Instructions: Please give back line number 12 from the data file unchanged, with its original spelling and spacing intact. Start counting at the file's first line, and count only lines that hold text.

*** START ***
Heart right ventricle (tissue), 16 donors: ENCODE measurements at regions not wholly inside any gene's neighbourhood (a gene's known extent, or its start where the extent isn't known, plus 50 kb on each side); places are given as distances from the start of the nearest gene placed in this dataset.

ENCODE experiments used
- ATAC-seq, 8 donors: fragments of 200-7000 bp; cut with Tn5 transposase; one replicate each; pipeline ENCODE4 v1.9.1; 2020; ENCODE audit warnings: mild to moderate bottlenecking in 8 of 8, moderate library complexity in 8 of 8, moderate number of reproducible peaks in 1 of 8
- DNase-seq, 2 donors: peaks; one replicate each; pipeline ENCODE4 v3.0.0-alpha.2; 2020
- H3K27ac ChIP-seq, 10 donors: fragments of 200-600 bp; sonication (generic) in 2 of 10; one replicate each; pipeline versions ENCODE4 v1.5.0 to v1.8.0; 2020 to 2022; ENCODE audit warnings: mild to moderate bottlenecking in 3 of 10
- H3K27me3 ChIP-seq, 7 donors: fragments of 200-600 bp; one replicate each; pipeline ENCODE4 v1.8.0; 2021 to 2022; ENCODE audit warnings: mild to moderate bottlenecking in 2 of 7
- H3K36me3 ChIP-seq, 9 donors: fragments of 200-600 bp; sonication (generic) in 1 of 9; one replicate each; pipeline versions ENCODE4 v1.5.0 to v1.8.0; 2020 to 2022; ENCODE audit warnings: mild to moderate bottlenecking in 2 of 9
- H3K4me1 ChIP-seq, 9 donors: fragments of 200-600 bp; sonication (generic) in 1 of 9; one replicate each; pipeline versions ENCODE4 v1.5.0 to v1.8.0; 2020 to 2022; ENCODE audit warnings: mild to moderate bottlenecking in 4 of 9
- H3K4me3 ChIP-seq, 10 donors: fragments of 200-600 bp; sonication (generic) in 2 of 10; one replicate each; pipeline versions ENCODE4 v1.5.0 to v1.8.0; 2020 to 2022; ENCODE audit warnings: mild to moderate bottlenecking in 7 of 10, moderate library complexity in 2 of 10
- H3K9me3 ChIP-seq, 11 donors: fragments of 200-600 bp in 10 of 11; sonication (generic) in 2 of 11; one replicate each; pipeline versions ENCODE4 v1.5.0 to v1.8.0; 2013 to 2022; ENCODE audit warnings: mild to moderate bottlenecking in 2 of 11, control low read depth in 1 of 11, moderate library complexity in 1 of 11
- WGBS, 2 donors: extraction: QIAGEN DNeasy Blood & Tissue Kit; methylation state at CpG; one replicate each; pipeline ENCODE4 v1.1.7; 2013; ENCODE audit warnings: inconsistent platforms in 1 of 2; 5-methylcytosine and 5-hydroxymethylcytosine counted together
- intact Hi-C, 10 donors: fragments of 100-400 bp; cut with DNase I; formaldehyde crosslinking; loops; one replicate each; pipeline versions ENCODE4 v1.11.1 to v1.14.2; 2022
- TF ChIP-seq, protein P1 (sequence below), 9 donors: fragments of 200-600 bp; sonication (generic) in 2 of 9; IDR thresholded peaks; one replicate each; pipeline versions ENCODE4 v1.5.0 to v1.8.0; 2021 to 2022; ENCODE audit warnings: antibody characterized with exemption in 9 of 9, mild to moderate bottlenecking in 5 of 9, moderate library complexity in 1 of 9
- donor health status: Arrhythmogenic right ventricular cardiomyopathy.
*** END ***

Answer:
- intact Hi-C, 10 donors: fragments of 100-400 bp; cut with DNase I; formaldehyde crosslinking; loops; one replicate each; pipeline versions ENCODE4 v1.11.1 to v1.14.2; 2022